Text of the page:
Cook County Soil & Water

Stormwater and art on the City’s agenda

The arts, and the art of stormwater, were on the Grand Marais City Council meeting at the March 10 meeting. WTIP’s Rhonda Silence checked in with Mayor Jay Arrowsmith DeCoux to talk about both.

The Creative Economy Collaborative (CEC) was first on the agenda with a request for support of an art project to focus on the Highway 61 road construction this summer. The CEC plans to use the theme of “detour” on signs scattered throughout the city as the road work gets under way. CEC representatives Ruth Pswaro of the Grand Marais Art Colony and Cook County/Grand Marais Economic Development Director Mary Somnis explained the concept, telling the council that the signs will ask people to slow down and think about a time when they took a detour in life. There would be no cost to the city, but CEC asks for a letter of support. The city council passed a motion of support for a grant and agreed to serve as the fiscal agent.

Stormwater was the next topic and that was the discussion for the rest of the council meeting. Ilena Hansel of Cook County Soil and Water gave an overview of the city’s plan and asked the councilors if there was anything they wanted or needed to change at this time.

Art came back into the discussion with the next stormwater item Theresa Oberg with Soil & Water introduced the idea of a stenciling project, which would decorate the storm drains throughout the city with a reminder that what goes in the storm drain flows directly down the hill into Lake Superior. The plan is to have a consistent and attractive look for these stencils. The stencils would have slogans such as “Dump No Waste – Drains to Lake” or “Only Rain in the Storm Drain.”

Speaking next was Phil Lars0n of Soil and Water, along with Matias Valero, a stormwater engineer. They shared information on the large holding pond at the 8th Avenue entrance to the Grand Marais Campground. There are some problems with the holding pond, which is not working as well as it could. Valero said the pond is adequately sized, but with a small outlet, it is causing some erosion. Valero shared two options for correcting the issue.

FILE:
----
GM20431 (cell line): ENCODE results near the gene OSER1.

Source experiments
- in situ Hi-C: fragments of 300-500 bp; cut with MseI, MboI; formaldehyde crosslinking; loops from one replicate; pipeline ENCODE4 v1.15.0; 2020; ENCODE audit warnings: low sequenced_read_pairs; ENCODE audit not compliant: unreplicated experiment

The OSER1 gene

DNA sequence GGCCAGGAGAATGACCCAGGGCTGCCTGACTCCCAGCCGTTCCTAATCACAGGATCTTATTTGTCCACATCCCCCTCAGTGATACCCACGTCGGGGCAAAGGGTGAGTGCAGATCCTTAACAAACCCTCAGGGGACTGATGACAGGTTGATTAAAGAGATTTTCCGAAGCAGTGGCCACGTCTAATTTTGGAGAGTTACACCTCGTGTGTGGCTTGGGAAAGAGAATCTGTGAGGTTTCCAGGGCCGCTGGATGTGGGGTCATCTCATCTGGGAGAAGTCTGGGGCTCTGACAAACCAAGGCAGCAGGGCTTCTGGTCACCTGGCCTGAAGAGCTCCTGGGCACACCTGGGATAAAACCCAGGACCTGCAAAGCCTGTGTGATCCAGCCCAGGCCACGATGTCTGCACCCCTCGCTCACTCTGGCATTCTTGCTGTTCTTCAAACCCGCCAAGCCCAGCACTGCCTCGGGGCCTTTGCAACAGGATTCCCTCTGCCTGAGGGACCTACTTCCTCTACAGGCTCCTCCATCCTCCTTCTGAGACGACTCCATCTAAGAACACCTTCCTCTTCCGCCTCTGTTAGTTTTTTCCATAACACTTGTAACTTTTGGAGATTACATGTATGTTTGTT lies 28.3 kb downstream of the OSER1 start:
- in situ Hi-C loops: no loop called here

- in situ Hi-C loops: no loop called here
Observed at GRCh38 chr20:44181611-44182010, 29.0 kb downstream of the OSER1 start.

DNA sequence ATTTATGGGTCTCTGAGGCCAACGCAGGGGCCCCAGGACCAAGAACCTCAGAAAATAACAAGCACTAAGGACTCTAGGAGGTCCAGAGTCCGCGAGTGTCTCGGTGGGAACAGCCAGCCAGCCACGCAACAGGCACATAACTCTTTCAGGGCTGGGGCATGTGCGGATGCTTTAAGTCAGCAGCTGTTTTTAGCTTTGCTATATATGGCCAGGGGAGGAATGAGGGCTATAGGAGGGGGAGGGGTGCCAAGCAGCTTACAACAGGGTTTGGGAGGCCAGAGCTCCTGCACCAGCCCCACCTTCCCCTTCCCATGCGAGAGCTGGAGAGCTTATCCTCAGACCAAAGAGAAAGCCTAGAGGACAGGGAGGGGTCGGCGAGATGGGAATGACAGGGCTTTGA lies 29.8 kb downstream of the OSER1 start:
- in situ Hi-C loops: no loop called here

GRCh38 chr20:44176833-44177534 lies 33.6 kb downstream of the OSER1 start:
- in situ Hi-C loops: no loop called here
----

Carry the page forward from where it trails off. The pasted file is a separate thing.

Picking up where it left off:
Larson said Option 1 would provide the most pollution and floodwater reduction and currently is estimated to cost less than $194,000. Option 2 would provide more pollution and floodwater reduction than the existing stormwater pond and is estimated to be approximately $131,000 to construct.

The project has received grant funding from the Minnesota Lake Superior Coastal Program, the One Watershed One Plan Program and the U.S. Army Corps of Engineers.

Both options would require routine maintenance similar to the existing pond. Larson said the most significant maintenance task would be removing sediment settled in the basin to maintain performance and prevent damage to the pond during flooding.

After discussion, the city chose Option 1, noting that there is grant funding to cover most of the costs.

The city talked briefly about the request from Go Dog North Shore to get started an constructing a fenced dog park on the Sawtooth Bluffs area. Discussion on the Sawtooth Bluff plan has stalled somewhat, but City Administrator Mike told the council meetings have begun again. There is now talk of perhaps finding another location for the dog park, as a driveway and parking area is needed before anything happens at Sawtooth Bluffs

There was a brief discussion of the dog shelter near the boat launch at the Grand Marais Recreation Park and the fact that it needs to be moved soon. The boat launch improvements should be starting this spring. Mayor Jay Arrowsmith DeCoux said Cook County Sheriff Pat Eliasen has taken the lead on that situation.

WTIP’s Rhonda Silence and Mayor Arrowsmith DeCoux had a more indepth conversation on all of this in this interview.